As part of Teacher Appreciation Week, President Barack Obama recently presented the National Teacher of the Year award to Jahana Hayes. At the ceremony, he made remarks emphasizing the immense importance of public service in education. “This is an area,” he said, “where you will have more influence, potentially, than any other profession that you go into.” The work of educators of Hayes’ caliber, Obama continued, is characterized by selflessness, love and considerable skill.
These remarks highlight the overlap between the president’s description of public service and Biblical depictions of Christ-like service. Most striking may be the way in which they implicate public service as a means to fulfill Jeremiah’s call to seek the good of the city. Careers in schools, sanitation departments and social-work agencies have potential to be high-impact, while requiring Gospel humility from their stewards. They also provide opportunities to work with and alongside those to whom the kingdom of Heaven belongs: children, the marginalized and those in need, to name a few.
Another implication of these remarks, however, is that the “service” component of public service is in need of reexamination. Throughout the course of my undergraduate study of political science and while working at multiple government internships, I have seen and studied the best and worst uses of public-service positions. I have witnessed individuals humbly give of their considerable talents to better the lives of their fellow citizens. But in 2011, I also witnessed the near-shutdown of the United States government at the hands of public servants who prioritized other interests over the public good. The unfortunate truth is that the realm of public service is susceptible to both types of behavior.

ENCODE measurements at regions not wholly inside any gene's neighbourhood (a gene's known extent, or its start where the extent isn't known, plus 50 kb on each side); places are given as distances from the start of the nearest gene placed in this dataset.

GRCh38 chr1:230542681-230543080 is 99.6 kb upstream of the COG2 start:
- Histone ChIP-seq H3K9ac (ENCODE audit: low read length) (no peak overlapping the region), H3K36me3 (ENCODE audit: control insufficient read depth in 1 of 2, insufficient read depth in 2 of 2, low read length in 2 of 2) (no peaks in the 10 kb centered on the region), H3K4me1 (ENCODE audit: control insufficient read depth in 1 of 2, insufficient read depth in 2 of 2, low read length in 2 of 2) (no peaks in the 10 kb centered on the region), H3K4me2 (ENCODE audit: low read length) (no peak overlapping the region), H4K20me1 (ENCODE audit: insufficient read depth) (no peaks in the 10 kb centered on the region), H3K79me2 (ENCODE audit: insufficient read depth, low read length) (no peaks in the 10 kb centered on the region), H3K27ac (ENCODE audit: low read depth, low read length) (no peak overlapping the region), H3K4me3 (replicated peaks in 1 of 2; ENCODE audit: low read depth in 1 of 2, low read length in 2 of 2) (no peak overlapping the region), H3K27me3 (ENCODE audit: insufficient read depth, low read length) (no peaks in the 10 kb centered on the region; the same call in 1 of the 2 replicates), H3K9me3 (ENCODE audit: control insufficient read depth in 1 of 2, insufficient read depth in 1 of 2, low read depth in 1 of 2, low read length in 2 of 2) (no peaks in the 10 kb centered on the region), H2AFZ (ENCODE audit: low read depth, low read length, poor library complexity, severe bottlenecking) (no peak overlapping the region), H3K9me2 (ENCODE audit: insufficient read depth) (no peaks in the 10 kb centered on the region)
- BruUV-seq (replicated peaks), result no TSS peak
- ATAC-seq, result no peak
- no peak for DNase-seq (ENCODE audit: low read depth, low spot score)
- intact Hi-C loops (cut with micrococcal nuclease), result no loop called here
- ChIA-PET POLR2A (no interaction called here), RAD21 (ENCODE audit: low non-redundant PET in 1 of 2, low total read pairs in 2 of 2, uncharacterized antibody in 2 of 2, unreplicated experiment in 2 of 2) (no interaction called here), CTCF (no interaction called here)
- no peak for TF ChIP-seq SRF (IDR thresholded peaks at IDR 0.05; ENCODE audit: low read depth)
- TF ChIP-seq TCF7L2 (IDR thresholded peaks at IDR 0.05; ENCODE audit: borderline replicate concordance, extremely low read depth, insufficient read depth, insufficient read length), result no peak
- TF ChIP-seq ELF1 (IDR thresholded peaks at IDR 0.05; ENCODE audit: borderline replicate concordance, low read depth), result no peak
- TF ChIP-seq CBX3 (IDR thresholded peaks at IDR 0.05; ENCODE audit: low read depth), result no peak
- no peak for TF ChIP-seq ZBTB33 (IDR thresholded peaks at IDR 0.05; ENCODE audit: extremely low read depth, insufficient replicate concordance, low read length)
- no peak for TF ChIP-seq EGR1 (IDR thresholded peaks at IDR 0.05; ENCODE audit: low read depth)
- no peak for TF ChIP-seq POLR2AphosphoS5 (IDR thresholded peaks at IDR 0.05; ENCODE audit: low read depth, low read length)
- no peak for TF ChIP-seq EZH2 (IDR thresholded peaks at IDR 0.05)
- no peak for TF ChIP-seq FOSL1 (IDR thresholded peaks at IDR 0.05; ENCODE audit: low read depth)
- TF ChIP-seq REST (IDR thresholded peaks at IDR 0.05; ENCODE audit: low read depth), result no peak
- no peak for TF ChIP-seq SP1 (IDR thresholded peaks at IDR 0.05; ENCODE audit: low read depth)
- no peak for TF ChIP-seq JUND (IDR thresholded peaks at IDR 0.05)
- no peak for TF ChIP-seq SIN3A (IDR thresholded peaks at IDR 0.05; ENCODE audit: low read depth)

Public service is a means to fulfill Jeremiah’s call to seek the good of the city.
In this light, it is hard to understate the need for public servants who genuinely desire to serve. Many classrooms go unstaffed each year as public schools fail to keep up with the demand for thousands of new teachers. Wait times for those in need of medical attention frequently reach unbearable durations in under-resourced public emergency rooms; low-income citizens accused of crimes languish behind bars while awaiting trial in states without enough public defenders. While the solutions to these problems are by no means simple or straightforward, an influx of skilled, impassioned public servants could do immeasurable good in each case.
The church may be uniquely positioned to help meet these needs. Few institutions, if any, have a greater capacity to make even a dent in the deficit of public servants, and fewer still have the means to inspire thousands of people to choose careers that are often devilishly difficult. What if churches across America added to their short-term mission budgets resources to send tutors into local classrooms? What if church members funded stipends to support college students through unpaid government internships? What if pastors extoled the possibilities of public service from the pulpit? The positive impact could push back against the forces of poverty, disease, fear and hopelessness.
Public service can be difficult, dirty and desultory, but, as Obama’s remarks indicate, it also has the potential for extraordinary impact. Such impact can only be made by people intent upon selfless service — particularly people of faith.